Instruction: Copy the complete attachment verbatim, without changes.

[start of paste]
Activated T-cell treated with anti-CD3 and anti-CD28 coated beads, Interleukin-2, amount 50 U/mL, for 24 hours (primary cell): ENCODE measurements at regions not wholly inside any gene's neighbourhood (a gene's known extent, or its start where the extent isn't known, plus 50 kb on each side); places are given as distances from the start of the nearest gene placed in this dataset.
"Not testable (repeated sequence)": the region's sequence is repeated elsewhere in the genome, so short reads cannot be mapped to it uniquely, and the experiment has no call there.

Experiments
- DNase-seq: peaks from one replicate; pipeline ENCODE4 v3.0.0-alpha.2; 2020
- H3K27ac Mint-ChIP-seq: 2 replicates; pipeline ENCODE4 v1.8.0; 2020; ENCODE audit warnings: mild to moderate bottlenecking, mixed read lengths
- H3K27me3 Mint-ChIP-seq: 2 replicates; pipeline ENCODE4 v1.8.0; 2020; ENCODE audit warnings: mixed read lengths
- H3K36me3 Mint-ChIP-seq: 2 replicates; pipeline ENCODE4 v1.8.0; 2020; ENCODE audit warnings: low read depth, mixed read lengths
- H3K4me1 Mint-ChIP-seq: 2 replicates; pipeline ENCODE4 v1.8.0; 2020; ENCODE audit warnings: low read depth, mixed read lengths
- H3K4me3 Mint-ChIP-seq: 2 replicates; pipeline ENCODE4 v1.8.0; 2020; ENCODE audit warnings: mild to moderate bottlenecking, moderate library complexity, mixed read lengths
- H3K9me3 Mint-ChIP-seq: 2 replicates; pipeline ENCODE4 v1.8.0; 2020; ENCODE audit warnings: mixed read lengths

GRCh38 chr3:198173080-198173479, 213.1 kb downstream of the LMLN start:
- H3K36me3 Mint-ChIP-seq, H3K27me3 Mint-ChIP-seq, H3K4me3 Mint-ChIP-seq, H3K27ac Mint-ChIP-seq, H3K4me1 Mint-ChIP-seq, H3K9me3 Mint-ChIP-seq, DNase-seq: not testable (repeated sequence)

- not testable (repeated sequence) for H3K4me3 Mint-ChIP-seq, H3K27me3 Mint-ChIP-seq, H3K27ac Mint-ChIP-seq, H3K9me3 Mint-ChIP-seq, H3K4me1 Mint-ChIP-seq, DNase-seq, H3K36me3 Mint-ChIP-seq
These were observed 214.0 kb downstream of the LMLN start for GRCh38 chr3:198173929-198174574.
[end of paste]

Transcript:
Activated T-cell treated with anti-CD3 and anti-CD28 coated beads, Interleukin-2, amount 50 U/mL, for 24 hours (primary cell): ENCODE measurements at regions not wholly inside any gene's neighbourhood (a gene's known extent, or its start where the extent isn't known, plus 50 kb on each side); places are given as distances from the start of the nearest gene placed in this dataset.
"Not testable (repeated sequence)": the region's sequence is repeated elsewhere in the genome, so short reads cannot be mapped to it uniquely, and the experiment has no call there.

Experiments
- DNase-seq: peaks from one replicate; pipeline ENCODE4 v3.0.0-alpha.2; 2020
- H3K27ac Mint-ChIP-seq: 2 replicates; pipeline ENCODE4 v1.8.0; 2020; ENCODE audit warnings: mild to moderate bottlenecking, mixed read lengths
- H3K27me3 Mint-ChIP-seq: 2 replicates; pipeline ENCODE4 v1.8.0; 2020; ENCODE audit warnings: mixed read lengths
- H3K36me3 Mint-ChIP-seq: 2 replicates; pipeline ENCODE4 v1.8.0; 2020; ENCODE audit warnings: low read depth, mixed read lengths
- H3K4me1 Mint-ChIP-seq: 2 replicates; pipeline ENCODE4 v1.8.0; 2020; ENCODE audit warnings: low read depth, mixed read lengths
- H3K4me3 Mint-ChIP-seq: 2 replicates; pipeline ENCODE4 v1.8.0; 2020; ENCODE audit warnings: mild to moderate bottlenecking, moderate library complexity, mixed read lengths
- H3K9me3 Mint-ChIP-seq: 2 replicates; pipeline ENCODE4 v1.8.0; 2020; ENCODE audit warnings: mixed read lengths

GRCh38 chr3:198173080-198173479, 213.1 kb downstream of the LMLN start:
- H3K36me3 Mint-ChIP-seq, H3K27me3 Mint-ChIP-seq, H3K4me3 Mint-ChIP-seq, H3K27ac Mint-ChIP-seq, H3K4me1 Mint-ChIP-seq, H3K9me3 Mint-ChIP-seq, DNase-seq: not testable (repeated sequence)

- not testable (repeated sequence) for H3K4me3 Mint-ChIP-seq, H3K27me3 Mint-ChIP-seq, H3K27ac Mint-ChIP-seq, H3K9me3 Mint-ChIP-seq, H3K4me1 Mint-ChIP-seq, DNase-seq, H3K36me3 Mint-ChIP-seq
These were observed 214.0 kb downstream of the LMLN start for GRCh38 chr3:198173929-198174574.